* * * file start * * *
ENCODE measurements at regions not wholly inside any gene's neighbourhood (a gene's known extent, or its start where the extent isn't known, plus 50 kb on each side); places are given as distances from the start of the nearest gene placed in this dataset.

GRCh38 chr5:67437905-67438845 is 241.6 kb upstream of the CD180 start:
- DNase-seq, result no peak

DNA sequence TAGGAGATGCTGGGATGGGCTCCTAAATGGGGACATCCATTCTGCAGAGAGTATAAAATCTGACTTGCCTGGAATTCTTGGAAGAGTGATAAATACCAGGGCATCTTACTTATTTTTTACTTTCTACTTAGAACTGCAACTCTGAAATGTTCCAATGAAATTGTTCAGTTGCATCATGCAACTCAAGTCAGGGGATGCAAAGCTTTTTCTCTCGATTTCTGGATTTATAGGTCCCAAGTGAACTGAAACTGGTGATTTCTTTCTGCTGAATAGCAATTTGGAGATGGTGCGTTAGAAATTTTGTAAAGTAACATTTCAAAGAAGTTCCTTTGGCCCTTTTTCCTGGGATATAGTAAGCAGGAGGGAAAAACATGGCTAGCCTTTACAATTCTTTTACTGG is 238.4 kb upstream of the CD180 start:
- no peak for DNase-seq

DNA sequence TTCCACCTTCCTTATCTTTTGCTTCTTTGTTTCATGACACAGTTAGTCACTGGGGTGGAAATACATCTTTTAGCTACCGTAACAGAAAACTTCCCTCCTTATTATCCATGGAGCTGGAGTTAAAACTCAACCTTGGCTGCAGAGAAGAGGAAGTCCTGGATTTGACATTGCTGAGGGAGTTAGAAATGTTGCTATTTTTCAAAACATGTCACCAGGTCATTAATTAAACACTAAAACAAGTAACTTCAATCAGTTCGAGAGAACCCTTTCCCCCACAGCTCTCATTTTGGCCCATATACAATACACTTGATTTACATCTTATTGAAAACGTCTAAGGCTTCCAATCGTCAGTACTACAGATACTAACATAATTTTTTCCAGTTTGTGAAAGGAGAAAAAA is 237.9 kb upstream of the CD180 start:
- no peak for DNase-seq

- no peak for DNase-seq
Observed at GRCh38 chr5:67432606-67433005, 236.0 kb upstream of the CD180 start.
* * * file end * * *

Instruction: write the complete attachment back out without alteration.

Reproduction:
ENCODE measurements at regions not wholly inside any gene's neighbourhood (a gene's known extent, or its start where the extent isn't known, plus 50 kb on each side); places are given as distances from the start of the nearest gene placed in this dataset.

GRCh38 chr5:67437905-67438845 is 241.6 kb upstream of the CD180 start:
- DNase-seq, result no peak

DNA sequence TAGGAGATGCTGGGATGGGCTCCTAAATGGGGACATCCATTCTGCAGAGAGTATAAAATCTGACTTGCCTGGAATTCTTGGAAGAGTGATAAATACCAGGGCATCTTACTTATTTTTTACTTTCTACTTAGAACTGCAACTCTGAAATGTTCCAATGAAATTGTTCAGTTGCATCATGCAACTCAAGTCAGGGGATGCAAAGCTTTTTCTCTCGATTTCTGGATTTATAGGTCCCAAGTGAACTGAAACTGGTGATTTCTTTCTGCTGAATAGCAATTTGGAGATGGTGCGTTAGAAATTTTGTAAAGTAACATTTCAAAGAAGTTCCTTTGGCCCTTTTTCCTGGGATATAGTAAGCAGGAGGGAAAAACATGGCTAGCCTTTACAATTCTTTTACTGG is 238.4 kb upstream of the CD180 start:
- no peak for DNase-seq

DNA sequence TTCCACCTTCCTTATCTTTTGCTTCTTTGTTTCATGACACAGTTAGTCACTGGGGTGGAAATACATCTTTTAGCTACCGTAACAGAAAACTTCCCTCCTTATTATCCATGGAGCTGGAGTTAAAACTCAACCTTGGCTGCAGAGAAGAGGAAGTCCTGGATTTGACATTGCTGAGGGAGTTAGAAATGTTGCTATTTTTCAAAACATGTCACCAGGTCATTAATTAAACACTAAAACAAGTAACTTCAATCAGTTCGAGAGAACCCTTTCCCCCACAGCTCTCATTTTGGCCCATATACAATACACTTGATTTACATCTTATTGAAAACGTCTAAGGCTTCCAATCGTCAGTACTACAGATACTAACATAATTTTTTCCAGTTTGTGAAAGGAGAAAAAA is 237.9 kb upstream of the CD180 start:
- no peak for DNase-seq

- no peak for DNase-seq
Observed at GRCh38 chr5:67432606-67433005, 236.0 kb upstream of the CD180 start.